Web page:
Photo © Tom Kirsch, opacity.us
- Also Known As:Buffalo State Asylum for the Insane, H.H. Richardson Complex, Buffalo State Lunatic Asylum, Buffalo Psychiatric Center
- Location Genre:Psychiatric Hospital, Kirkbride Plan
- Age:143 years
- Demo / Renovated:N/A
- Decaying for:40 years
- Last Known Status:Preserved
125 years after they have been constructed, the two medieval towers still stand tall in the midst of Buffalo, New York - a truly majestic display of the fortitude and grandeur that is The Buffalo State Asylum. The dark stone and imposing heights make this hospital's foreboding atmosphere rival that of the asylum in Danvers. But rather than tearing it down to pave the way for housing developments, the city of Buffalo has memorialized the building by lighting it at night, using a type of Plexiglass instead of boards to cover the windows, and keeping a close watch over the property.
Henry Richardson was appointed to design the state hospital in 1870, and thus was given an opportunity to display his own style of architecture, which has become known as Richardsonian Romanesque. The Kirkbride layout was used - five wards would step out on either side of a central administration building. Patients were separated by sex, and the most violent patients resided farthest away from administration at the wing tips. The wards were separated by curved connecting hallways, topped with a copper roof, and contained large iron doors that could isolate a ward in the event of a fire. A rough Medina sandstone was used as the primary building material, giving the building a very dark hue, until in 1876 when budget issues forced Richardson to use brick for the outer three wards. The towers (each 185 feet tall) and male wing opened in 1880, and the female wing was completed in 1895, finalizing the building's construction, although Richardson had died nine years prior.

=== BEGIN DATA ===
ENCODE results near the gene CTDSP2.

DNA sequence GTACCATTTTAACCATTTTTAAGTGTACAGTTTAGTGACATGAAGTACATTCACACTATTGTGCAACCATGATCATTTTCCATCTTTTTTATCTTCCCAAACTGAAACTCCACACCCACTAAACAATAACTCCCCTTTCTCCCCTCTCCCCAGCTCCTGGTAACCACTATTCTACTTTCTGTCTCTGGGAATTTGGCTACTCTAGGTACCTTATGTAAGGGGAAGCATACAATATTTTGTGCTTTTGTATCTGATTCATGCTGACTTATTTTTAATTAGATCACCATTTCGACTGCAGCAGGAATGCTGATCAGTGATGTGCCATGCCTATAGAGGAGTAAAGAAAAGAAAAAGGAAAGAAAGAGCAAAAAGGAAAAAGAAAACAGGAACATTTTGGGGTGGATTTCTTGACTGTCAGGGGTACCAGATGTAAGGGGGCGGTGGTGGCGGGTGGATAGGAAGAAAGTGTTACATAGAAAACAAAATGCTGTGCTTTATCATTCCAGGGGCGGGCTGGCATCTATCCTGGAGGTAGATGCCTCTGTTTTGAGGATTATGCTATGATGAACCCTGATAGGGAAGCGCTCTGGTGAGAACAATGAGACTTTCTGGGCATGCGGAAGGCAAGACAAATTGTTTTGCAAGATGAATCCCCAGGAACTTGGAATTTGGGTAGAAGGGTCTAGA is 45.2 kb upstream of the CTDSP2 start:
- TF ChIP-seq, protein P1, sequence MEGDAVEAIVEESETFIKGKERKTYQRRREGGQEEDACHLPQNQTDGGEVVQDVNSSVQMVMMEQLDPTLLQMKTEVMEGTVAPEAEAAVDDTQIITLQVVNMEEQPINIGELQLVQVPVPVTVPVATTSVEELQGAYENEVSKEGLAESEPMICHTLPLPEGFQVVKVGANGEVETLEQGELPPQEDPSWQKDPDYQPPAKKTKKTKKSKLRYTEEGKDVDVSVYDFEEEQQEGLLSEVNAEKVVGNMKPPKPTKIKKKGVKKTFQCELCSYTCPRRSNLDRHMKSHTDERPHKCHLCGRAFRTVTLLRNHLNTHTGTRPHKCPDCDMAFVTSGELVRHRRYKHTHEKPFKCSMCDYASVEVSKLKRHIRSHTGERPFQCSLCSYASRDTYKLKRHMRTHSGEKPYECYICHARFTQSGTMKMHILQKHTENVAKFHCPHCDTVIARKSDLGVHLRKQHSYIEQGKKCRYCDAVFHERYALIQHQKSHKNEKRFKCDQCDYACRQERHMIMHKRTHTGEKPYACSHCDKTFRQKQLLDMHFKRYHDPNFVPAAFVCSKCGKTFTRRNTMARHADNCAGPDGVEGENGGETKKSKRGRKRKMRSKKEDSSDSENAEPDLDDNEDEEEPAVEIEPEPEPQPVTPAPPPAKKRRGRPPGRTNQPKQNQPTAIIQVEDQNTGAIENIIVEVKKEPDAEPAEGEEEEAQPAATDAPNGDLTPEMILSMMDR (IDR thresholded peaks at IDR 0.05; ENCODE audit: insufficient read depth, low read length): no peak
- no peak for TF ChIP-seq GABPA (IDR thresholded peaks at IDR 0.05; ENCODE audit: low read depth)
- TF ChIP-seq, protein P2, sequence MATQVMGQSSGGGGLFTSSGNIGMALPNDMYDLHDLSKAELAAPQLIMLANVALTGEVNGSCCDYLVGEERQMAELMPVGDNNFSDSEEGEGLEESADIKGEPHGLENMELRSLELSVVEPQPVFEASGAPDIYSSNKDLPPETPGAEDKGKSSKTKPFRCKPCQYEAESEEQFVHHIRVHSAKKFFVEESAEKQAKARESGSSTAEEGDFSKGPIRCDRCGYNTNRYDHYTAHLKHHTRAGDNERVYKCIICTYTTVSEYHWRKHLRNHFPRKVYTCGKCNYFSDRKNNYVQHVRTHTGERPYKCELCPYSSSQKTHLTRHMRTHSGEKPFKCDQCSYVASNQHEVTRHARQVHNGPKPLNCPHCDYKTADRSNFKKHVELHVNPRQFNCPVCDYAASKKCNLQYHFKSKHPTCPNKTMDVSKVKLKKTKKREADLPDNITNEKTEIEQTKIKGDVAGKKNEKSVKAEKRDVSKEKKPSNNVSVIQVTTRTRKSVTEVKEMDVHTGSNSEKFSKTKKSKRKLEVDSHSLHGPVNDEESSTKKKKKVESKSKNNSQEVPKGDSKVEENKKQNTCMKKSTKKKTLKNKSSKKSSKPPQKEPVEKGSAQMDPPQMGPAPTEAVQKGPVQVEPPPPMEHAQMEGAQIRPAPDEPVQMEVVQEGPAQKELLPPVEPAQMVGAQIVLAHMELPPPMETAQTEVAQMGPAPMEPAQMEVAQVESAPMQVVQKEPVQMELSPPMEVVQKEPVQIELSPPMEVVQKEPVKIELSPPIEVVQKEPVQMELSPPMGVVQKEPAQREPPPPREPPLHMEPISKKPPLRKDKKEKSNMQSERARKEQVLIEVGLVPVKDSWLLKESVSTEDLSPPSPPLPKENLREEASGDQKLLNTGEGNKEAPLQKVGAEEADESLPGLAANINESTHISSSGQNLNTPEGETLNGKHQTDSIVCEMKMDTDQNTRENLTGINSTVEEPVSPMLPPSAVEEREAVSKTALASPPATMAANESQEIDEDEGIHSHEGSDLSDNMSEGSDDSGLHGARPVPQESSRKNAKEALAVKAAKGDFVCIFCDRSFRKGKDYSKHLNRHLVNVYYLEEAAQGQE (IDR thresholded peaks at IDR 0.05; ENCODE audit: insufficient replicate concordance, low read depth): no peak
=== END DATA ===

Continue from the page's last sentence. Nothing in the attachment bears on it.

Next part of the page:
Buffalo State Hospital's history thereon is sadly much like the others... a surge of patients in the first half of the 20th century crippled Dr. Thomas Kirkbride's vision of peaceful, sanitary living conditions for the mentally ill. Patients slept in the halls or outside as the occupancy exceeded the building's design by the thousands. The brick wards on the east side of the complex were demolished in 1960's, paving the way for a new (and ugly) building that is part of the active campus. The Kirkbride building was vacated of all patients in 1974, and one year later the institute became known as Buffalo Psychiatric Center, which is still active to this day.
Plans are to reuse the administration building as a school or college; there appears to be construction and asbestos abatement equipment on the grounds.